Sunday, November 10, 2013

Law Abiding Citizen (2009)

Director: F. Gary Gray                                   Writer: Kurt Wimmer
Film Score: Brian Tyler                                  Cinematography: Jonathan Sela
Starring: Jamie Foxx, Gerard Butler, Colm Meaney and Bruce McGill

There’s a scene that opens William Faulkner’s short story “Barn Burning” in which a poor white sharecropper has burned down the barn of his employer. He’s on trial in a country store that has been converted to an ad hoc courtroom and ultimately comes out victorious. He is certainly guilty, but has perpetrated his crime in such a way that while there is no physical evidence against him, it is absolutely clear to employer who did it. This is the premise of Law Abiding Citizen, and it’s a good one, taking at its genesis the vigilante genre that began in popular form with Death Wish, and updating it to indict the very legal system itself that lets killers plea-bargain against their accomplices, as if they were reliable witnesses in the first place. There’s also an aspect of A Few Good Men at work here as well, with Jamie Foxx playing a lawyer with an incredibly high conviction rate, who has done so by playing the percentages, no matter what the victims feel about it.

Gerard Butler’s wife and child are killed in front of him and when the case falls into the hands of Jamie Foxx, the lawyer settles on a deal that will give the accomplice the death penalty while letting the actual killer off with three years in prison. Naturally, Butler is outraged and yet Foxx doesn’t get it. And when the killer actually shakes Foxx’s hand outside the courthouse, it sets Butler off. But he’s patient. It’s not until ten years later that things begin to play out. First, the guy the killer turned evidence against is set to be executed by lethal injection, and when the injection comes he doesn’t just go to sleep but seizes in agony. Foxx then discovers that the machine has been tampered with. When the police go to catch the actual killer, assuming he has something to do with it, a phone call alerts him and he escapes . . . right into the waiting arms of Butler.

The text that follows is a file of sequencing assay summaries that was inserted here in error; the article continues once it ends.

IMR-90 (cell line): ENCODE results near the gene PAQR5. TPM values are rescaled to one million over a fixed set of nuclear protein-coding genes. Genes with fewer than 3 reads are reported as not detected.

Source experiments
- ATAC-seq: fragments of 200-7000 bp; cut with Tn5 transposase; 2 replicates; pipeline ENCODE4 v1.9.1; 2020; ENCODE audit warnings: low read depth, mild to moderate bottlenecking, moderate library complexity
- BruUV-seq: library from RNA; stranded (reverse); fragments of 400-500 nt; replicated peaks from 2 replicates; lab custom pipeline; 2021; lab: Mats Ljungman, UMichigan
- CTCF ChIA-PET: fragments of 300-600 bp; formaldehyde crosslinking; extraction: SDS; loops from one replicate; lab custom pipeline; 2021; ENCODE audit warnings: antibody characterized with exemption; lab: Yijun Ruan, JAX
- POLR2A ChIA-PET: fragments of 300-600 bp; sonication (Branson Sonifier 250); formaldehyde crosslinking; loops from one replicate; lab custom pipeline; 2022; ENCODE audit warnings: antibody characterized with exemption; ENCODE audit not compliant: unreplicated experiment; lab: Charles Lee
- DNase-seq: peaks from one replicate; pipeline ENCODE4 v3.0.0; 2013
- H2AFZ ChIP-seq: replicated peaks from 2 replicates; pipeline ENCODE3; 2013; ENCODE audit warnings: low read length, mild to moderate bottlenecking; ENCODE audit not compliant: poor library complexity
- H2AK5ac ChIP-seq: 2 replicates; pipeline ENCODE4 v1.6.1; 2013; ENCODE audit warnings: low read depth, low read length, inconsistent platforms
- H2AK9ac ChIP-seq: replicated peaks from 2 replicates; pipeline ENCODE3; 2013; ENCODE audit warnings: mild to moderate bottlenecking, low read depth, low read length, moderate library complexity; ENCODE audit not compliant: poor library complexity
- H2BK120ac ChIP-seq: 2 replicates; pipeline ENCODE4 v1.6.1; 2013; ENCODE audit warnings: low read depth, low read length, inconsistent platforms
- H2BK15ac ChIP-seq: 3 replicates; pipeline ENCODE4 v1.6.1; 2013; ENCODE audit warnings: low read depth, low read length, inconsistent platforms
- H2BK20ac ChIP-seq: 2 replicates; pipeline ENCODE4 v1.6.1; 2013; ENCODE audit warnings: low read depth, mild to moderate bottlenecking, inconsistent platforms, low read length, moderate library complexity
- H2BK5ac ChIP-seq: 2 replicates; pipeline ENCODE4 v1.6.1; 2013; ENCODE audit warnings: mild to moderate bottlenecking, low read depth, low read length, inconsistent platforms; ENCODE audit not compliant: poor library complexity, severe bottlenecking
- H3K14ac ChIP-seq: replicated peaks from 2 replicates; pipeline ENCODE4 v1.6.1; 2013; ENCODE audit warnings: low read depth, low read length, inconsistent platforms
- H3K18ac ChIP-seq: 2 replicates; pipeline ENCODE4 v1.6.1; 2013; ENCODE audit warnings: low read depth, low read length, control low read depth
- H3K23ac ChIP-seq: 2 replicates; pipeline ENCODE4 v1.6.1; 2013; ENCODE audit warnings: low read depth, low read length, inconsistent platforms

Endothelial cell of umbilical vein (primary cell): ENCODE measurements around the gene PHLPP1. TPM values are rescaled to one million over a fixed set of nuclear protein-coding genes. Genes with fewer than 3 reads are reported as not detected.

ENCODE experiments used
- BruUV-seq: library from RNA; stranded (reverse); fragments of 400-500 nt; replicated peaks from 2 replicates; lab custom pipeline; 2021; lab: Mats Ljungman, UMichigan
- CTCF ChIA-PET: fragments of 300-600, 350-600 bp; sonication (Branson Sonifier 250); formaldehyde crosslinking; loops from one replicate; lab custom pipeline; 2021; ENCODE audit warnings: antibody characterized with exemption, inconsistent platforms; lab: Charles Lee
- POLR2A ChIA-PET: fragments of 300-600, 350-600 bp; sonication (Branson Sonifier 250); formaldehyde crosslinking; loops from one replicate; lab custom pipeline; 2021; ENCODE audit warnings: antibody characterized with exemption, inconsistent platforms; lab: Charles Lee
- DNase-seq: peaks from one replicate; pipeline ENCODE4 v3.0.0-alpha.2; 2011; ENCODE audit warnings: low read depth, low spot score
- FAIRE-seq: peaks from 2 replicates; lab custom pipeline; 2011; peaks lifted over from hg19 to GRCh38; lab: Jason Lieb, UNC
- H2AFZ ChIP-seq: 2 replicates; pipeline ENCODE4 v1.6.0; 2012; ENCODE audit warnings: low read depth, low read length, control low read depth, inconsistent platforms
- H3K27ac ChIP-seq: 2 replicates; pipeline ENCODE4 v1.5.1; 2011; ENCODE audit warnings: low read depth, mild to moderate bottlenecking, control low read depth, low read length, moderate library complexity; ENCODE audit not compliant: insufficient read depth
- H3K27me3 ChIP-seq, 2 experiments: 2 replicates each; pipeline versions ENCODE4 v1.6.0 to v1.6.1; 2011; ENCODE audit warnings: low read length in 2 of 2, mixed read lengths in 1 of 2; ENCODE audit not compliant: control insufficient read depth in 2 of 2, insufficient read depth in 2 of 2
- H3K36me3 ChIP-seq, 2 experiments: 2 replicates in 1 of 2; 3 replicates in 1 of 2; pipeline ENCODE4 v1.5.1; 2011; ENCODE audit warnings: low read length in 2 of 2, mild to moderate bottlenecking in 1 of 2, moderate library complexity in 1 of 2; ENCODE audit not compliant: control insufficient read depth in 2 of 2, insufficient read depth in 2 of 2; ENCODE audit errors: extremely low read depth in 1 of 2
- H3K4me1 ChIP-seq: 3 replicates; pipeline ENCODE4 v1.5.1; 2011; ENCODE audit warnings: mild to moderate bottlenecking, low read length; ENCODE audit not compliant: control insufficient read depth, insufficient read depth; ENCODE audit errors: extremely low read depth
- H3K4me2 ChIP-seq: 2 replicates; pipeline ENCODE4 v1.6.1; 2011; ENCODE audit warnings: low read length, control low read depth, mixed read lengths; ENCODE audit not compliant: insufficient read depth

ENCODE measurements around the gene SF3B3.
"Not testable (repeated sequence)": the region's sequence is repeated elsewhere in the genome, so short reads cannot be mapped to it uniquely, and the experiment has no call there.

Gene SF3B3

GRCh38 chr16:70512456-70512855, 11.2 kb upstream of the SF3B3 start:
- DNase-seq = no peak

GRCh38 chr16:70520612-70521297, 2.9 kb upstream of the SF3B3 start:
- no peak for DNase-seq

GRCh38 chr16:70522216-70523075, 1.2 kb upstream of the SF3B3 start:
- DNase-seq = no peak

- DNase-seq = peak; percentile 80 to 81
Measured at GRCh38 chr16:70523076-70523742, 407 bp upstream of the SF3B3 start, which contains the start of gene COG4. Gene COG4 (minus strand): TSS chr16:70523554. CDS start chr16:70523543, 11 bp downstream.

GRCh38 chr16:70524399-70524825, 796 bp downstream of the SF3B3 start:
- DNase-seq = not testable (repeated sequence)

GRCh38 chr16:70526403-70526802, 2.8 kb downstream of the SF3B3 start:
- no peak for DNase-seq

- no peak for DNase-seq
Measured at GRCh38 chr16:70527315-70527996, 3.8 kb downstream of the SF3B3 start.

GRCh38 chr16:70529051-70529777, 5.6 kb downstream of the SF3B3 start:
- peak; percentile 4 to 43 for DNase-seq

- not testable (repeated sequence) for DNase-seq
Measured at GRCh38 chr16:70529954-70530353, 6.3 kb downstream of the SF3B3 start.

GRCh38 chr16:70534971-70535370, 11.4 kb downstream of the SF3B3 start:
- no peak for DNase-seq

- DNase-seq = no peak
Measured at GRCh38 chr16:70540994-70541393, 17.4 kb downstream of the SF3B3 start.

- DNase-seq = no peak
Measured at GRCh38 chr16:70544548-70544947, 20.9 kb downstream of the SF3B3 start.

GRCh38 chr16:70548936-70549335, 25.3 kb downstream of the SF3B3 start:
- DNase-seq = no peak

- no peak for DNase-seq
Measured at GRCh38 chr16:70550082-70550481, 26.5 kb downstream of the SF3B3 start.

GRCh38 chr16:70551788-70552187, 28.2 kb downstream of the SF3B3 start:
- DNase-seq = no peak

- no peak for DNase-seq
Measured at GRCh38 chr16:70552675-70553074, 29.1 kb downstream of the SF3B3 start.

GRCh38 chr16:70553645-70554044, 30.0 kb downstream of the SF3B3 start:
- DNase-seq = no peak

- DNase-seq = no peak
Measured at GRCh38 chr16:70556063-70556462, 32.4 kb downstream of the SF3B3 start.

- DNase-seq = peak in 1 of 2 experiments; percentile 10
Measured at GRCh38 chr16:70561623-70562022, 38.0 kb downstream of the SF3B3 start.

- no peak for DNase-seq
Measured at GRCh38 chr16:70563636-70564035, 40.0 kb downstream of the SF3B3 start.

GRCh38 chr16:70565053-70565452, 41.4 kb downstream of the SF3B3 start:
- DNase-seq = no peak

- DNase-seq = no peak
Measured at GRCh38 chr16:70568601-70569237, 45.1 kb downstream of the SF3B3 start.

From then on the intricacy of Butler’s plan is remarkable. His dispatching of the killer is definitely satisfying, but the aftermath is a head-scratcher. That is, until it’s uncovered what Gerard really did for a living and the whole thing begins to makes sense. The one misstep in the entire production, however, is the ending. Even though the film is so incredibly good up until the ending, the resolution is very unsatisfying. Which is too bad. Director Gary Gray has had a couple of terrific successes with The Negotiator in 1998 and The Italian Job in 2003. Both of those films were well done, entertaining, and quite satisfying. This film, on the other hand, is left ambiguous and the audience is left with the uneasy feeling that lessons might not have been learned after all. It’s too bad, because most of the production was extremely fine. Great performances from Foxx and Butler are the centerpiece, but Colm Meaney and Bruce McGill as well as the great Viola Davis are terrific in support. Law Abiding Citizen, then, remains a flawed film, still worth watching but not the complete success the viewer would hope for, or expect from Gray.

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